I never watched “Little House on the Prairie” on television, nor did I read any of the Little House books on which the series was based. But when Laura Ingalls Wilder’s autobiography was published two years ago, I vowed to read it. Written in longhand on seven Big Chief tablets around 1930 at the age of 63, she recounts her family’s amazing lives in Wisconsin, Minnesota and the Dakotas in the last quarter of the nineteenth century. More memoir than autobiography, she shapes their experiences as she remembers, not always reflecting the facts.
Her father was the embodiment of American frontier lust for property, and he kept on the move most of his adult life, homesteading in many locations and working to feed the family. They survived, barely at times. But there is nary a discouraging word from the writer. It is a tale full of wonderful characters, lived in amazing times. I loved every word.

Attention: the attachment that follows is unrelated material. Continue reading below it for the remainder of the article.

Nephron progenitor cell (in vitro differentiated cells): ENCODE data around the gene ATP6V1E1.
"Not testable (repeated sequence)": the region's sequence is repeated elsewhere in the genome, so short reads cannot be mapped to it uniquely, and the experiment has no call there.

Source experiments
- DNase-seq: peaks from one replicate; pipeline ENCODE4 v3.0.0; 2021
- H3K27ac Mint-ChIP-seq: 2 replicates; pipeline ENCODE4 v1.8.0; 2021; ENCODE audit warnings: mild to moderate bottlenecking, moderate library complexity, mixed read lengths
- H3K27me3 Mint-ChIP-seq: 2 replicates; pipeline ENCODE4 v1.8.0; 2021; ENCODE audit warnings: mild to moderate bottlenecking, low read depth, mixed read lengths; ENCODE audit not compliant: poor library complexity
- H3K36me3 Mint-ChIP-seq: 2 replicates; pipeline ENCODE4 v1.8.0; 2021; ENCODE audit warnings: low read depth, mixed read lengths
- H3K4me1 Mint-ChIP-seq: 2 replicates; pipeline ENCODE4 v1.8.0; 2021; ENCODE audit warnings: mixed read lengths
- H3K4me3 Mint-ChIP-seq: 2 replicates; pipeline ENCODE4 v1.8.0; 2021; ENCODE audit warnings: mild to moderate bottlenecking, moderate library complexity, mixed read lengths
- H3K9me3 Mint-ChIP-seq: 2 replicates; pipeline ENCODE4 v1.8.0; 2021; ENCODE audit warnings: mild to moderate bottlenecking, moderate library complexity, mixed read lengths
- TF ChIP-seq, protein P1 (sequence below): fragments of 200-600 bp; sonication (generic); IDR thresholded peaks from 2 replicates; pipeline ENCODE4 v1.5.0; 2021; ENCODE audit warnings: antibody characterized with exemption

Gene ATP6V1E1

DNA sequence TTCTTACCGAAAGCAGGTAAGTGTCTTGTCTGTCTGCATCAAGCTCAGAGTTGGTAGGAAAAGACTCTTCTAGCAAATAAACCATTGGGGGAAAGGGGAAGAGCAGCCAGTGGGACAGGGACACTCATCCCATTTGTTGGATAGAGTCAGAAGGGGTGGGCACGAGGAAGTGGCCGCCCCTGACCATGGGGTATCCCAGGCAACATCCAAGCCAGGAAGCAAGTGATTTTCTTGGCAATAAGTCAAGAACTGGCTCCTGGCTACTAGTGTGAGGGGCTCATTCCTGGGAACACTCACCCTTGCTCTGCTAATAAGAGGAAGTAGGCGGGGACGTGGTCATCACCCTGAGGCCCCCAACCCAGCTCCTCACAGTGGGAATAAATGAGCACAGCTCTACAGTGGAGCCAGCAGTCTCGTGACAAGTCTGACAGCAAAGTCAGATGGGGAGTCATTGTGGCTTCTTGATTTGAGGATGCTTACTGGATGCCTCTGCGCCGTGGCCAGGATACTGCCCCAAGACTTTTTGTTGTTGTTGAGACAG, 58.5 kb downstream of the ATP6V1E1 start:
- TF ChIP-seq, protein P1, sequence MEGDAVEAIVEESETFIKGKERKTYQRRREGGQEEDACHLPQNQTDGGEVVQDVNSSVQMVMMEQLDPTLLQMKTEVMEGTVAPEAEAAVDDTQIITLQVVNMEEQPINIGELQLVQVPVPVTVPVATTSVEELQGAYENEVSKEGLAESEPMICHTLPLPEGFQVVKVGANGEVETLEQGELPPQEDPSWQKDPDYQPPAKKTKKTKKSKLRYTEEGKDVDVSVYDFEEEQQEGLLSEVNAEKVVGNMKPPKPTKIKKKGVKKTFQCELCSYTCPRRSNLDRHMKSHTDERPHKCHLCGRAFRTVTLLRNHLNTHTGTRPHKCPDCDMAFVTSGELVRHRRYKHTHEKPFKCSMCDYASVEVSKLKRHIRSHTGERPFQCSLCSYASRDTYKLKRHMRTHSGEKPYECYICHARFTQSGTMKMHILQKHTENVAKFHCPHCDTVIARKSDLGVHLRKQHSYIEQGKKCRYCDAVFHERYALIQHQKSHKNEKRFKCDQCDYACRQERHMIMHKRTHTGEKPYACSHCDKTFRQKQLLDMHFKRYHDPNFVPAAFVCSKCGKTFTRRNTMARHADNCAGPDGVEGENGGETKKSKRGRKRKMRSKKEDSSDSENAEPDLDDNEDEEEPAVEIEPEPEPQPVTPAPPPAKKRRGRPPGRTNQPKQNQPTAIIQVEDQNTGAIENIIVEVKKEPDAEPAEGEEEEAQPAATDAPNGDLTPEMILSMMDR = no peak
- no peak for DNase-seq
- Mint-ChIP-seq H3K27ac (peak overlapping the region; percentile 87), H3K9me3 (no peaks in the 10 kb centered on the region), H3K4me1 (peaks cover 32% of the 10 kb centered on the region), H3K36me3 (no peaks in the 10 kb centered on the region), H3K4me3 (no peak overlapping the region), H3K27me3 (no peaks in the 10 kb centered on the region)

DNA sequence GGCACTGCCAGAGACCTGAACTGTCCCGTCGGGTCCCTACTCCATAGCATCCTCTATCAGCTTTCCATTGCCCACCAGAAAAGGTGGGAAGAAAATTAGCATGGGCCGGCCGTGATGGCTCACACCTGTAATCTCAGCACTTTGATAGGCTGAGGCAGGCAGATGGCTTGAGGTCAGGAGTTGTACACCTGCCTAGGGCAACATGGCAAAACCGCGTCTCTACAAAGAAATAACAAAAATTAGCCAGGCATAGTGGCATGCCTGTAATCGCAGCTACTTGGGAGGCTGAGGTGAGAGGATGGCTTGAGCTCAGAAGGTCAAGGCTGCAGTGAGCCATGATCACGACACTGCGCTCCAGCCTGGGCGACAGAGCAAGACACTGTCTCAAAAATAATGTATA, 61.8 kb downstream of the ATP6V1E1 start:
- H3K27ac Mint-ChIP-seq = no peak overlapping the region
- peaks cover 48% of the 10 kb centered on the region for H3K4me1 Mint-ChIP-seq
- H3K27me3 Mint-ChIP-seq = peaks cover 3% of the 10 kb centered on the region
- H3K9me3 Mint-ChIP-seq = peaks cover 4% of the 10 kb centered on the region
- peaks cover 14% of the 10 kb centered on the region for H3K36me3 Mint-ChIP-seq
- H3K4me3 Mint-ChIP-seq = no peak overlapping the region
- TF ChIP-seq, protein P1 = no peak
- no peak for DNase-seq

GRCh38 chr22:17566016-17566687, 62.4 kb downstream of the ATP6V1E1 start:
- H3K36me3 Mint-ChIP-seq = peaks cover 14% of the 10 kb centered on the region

Most effective is the layout of the 370 large format pages. The original narrative fills the center with all the “footnotes” directly in line with the text rather than at the bottom of the page or in the back. Your reading is constantly informed not only with photos and maps but with the research on all the places, characters and historical events. The “Little House” books were written after the autobiography, and the notes show which sections were used as parts of which books.
Highly recommended for anyone who is a student of American frontier history and for those who are fans of the books and the television series.